Sarkozy angers European Union over Libya’s release of Bulgarian medics

Six medical workers—five Bulgarian and one Palestinian—sentenced to death on fabricated charges and held for eight years, have finally been released by the Libyan government.

The outcome is a coup for the French government. Through the late intervention of Cecilia Sarkozy, wife of the French president, and the government of Qatar, France has succeeded in stamping its interests onto a nearly completed deal to deepen European Union relations with Libya.

The medical workers were falsely accused in 1999 of infecting hundreds of children in Benghazi with the HIV virus. They were arrested, imprisoned, tortured and sentenced to death twice. Exposed to extended psychological stresses, they have been through a devastating experience the consequences of which they will be dealing with long after the media and the diplomats have forgotten them.

Their misfortune was for their lives to fall between the gears of manoeuvres between the Libyan government and the major powers over the terms of Libya’s reintegration into world imperialism.

Under the terms of deal, not all of which are clear, some €9.5 million from the European Commission will be channelled to the Benghazi children’s hospital. Each of the families of the several hundred children infected with HIV will get $1 million compensation, while the children themselves will reportedly get lifetime access to medical care.

A fund set up to dispense the compensation will include $44 million from Bulgaria in the form of a debt write-off. Other countries with debts from Libya have also agreed to them being written off. The sources of all the funding are deliberately obscure to avoid the EU giving the impression that it simply paid the cash asked by Libya. In total some $460 million has been made available.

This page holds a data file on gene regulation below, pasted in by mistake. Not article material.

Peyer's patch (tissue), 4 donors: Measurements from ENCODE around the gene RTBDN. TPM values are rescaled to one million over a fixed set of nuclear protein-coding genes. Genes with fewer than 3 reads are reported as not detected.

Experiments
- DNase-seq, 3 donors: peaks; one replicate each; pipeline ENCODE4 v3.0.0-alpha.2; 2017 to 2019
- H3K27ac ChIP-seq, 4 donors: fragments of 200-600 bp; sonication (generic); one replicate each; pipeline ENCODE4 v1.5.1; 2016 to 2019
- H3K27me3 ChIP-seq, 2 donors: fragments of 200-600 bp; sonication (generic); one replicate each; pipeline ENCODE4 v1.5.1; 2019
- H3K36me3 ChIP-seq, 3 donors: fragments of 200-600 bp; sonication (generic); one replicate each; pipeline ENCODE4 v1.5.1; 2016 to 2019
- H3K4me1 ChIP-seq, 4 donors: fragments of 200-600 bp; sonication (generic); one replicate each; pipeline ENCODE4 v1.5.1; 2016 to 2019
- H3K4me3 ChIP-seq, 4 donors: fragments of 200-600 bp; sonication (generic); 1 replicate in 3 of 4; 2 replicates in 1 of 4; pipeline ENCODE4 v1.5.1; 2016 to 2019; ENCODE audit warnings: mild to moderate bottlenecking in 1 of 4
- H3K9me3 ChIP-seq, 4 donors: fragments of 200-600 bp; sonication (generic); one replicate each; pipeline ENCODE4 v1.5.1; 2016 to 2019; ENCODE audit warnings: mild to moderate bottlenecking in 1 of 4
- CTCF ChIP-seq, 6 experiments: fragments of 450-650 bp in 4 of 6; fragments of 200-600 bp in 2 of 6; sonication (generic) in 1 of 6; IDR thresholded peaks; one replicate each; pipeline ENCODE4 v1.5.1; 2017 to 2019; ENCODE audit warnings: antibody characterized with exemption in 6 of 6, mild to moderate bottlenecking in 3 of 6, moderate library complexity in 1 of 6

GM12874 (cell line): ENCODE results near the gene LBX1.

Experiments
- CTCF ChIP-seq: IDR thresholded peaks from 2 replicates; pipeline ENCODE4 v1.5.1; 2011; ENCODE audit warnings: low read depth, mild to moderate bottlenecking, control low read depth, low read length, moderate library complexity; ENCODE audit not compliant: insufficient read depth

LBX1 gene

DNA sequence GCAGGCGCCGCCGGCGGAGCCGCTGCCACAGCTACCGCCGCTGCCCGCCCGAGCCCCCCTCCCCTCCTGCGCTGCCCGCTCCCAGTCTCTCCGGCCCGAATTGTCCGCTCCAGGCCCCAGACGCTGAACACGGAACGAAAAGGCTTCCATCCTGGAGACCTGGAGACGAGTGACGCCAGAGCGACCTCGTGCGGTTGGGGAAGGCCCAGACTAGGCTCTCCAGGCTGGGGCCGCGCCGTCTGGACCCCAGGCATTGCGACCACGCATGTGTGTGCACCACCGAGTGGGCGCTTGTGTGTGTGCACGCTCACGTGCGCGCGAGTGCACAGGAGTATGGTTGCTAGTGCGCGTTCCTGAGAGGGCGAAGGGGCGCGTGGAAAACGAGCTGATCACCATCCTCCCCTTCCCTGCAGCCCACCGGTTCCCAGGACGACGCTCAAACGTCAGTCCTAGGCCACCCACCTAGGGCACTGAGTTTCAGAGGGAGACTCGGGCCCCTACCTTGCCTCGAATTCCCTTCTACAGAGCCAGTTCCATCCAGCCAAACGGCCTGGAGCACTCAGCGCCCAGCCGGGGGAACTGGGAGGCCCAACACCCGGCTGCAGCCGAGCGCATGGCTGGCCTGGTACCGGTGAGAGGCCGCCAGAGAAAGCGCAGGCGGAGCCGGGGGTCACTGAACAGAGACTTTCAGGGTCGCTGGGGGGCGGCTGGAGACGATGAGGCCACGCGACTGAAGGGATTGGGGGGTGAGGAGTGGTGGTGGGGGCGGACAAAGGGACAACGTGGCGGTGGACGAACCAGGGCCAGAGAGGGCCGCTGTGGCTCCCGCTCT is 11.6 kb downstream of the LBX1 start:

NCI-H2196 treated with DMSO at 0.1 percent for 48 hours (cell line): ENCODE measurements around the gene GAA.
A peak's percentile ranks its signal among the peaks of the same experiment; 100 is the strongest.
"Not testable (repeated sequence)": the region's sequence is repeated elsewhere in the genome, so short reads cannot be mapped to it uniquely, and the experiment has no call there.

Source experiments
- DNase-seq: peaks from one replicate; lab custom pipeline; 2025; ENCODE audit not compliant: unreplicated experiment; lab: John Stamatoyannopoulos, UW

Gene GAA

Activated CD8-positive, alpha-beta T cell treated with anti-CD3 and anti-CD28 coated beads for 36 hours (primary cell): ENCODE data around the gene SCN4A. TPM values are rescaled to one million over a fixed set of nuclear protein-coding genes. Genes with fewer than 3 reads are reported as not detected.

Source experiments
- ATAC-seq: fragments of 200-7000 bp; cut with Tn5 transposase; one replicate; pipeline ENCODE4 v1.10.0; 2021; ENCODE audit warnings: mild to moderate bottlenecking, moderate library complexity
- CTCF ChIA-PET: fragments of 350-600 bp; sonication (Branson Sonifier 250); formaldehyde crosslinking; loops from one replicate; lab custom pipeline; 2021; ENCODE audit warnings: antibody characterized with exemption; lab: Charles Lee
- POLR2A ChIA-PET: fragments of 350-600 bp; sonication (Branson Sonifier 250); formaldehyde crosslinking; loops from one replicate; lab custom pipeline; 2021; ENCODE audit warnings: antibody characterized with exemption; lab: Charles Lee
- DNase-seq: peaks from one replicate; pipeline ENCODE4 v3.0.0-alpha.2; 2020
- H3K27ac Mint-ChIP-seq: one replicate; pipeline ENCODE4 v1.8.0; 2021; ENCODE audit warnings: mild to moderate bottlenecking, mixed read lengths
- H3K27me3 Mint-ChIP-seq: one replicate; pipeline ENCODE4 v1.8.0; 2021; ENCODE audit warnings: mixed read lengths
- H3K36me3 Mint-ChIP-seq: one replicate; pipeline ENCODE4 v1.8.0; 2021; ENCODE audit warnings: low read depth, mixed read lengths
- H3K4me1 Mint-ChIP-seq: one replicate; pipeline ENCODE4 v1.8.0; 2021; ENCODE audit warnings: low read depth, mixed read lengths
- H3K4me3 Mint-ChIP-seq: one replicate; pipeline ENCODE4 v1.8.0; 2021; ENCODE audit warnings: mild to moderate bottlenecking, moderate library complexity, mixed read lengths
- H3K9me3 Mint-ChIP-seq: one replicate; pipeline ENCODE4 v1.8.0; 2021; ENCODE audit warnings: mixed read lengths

The government of Qatar, a recipient of French arms sales, and praised by all parties after the deal, may have been the source or conduit for much of the cash.

Austrian diplomat Benita Ferrero-Waldner said the deal will “open the way for a new and enhanced relationship between the EU and Libya and reinforce our ties with the Mediterranean region and the whole of Africa.”

Libyan trade with the EU is already very lucrative, and dwarfs the small amounts haggled over for the medics’ release. Oil accounts for 95 percent of Libyan exports and goes mostly to the EU—40 percent to Italy. Libyan oil is near the surface, light, and geographically closer to the EU than that from any other major oilfield.

Since the end of sanctions against Libya—backed by the United States, the EU and United Nations—the country has become the destination of choice for oil companies seeking access to reserves of around 100 billion barrels, along with large unexplored areas of desert offering potentially comparable resources. Seven billion dollars worth of new investment in oil and gas exploration is anticipated before 2015. In May 2007, for example, British oil company BP agreed a $2 billion deal covering an area the size of West Virginia.